(excerpt from back of book)

Given my experience as a student with a MA in Counselling at a well-known seminary I was curious to see how Dr. Bengtson's new book would address the topic of depression. To be honest, I'm still unsure how I felt about the book. 

The topic is timely. If people are truly honest with themselves and others, I doubt many would be unable to come up with at least one name of someone close who has battled depression and the books tackling the topic are  as  varied  and broad as I've seen. At times, Hope Prevails reads like a self-help book offering musical playlists and prayers for the reader. At other times it reads more clinically discussing the roots of depression.  Yet at other times the book turned deeply personal (almost oddly so given the transitions between sections). As a reader, I came out wondering if the book was having a slight identity crisis.  

There were helpful elements within the text and Hope Prevails could function well as an introduction to the spiritual aspects of depression. Here to I was also disappointed. While Bengtson mentions the need fora holistic approach to health addressing the many areas mental health already considers standard treatments, these treatments felt more like a passing thought in the author's good intentions of looking at  more spiritual causes. I could easily see how this message could be misconstrued to lessen a holistic approach to a more spiritually dominated one -  an approach the church has been known to abuse in the past.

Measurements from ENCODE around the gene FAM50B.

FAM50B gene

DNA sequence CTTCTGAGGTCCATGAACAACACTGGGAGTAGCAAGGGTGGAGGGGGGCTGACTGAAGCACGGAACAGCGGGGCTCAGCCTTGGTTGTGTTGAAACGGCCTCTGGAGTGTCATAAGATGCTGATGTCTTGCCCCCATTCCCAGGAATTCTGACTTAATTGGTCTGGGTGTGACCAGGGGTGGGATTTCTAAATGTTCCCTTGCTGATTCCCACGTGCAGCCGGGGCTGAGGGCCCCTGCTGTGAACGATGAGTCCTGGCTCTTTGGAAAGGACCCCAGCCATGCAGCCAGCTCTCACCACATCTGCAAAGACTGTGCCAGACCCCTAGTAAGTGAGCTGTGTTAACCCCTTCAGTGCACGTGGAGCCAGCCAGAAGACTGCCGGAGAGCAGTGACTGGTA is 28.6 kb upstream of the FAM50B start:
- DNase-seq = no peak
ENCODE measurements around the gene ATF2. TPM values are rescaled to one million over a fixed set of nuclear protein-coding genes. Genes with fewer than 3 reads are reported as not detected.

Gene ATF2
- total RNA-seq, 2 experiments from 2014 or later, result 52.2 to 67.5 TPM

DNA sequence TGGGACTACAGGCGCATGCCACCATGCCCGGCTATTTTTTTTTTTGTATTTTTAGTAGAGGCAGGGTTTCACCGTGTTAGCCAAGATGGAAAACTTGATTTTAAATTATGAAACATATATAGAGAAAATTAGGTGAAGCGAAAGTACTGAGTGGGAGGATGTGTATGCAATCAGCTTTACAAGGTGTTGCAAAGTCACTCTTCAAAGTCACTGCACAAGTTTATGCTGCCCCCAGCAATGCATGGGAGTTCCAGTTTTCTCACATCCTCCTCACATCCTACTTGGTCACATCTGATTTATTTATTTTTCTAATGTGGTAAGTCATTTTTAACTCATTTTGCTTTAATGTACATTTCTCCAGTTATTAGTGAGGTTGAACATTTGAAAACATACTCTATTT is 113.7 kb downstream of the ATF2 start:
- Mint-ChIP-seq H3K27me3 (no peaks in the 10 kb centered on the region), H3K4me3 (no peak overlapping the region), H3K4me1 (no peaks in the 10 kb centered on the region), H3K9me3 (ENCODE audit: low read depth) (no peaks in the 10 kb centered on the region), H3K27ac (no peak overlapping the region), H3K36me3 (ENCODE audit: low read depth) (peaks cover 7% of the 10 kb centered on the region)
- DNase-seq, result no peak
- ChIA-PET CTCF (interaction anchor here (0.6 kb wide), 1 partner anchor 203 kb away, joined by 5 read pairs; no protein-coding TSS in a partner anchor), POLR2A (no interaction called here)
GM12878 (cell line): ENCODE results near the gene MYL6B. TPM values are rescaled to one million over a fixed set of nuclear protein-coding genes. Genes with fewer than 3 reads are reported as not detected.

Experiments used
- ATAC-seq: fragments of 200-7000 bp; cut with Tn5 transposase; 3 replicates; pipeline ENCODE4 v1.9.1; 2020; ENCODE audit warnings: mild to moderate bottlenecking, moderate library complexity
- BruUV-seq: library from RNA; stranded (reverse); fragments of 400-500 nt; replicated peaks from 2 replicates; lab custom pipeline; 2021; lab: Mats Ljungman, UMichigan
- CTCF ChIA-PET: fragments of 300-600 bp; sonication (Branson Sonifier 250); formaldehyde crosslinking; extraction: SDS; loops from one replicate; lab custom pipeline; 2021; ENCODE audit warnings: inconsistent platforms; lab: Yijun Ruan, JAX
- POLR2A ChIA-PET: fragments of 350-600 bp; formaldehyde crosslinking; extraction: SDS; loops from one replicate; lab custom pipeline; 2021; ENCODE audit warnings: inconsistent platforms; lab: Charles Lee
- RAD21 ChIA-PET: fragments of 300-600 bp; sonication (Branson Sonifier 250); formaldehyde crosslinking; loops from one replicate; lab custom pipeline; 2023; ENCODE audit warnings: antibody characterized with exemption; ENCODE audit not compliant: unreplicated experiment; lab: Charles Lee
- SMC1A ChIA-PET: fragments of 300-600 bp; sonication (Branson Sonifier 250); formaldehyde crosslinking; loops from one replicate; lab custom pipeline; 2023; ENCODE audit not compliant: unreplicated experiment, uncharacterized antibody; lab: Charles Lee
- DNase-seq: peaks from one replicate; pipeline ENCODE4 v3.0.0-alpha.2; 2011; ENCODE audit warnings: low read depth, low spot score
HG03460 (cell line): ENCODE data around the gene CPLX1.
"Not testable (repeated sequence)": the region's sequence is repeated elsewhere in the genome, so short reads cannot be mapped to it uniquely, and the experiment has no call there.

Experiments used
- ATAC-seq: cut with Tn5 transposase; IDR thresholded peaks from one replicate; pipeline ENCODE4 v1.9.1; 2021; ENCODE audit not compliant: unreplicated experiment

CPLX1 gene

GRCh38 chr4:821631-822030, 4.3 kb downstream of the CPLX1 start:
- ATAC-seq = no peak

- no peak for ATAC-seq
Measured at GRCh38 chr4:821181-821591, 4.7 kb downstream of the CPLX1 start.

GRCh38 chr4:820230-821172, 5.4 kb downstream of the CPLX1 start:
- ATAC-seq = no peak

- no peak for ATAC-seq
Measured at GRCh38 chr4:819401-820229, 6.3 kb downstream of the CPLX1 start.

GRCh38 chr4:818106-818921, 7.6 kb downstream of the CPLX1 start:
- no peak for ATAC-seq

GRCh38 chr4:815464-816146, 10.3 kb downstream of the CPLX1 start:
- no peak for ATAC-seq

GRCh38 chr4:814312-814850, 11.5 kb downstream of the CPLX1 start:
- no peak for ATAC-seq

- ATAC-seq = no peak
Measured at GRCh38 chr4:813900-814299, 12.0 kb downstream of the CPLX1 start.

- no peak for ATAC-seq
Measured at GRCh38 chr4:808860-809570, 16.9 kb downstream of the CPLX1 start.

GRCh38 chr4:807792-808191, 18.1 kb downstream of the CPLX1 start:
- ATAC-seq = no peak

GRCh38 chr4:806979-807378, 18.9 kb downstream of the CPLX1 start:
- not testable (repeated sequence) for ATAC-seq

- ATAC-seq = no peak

3 out of 5 stars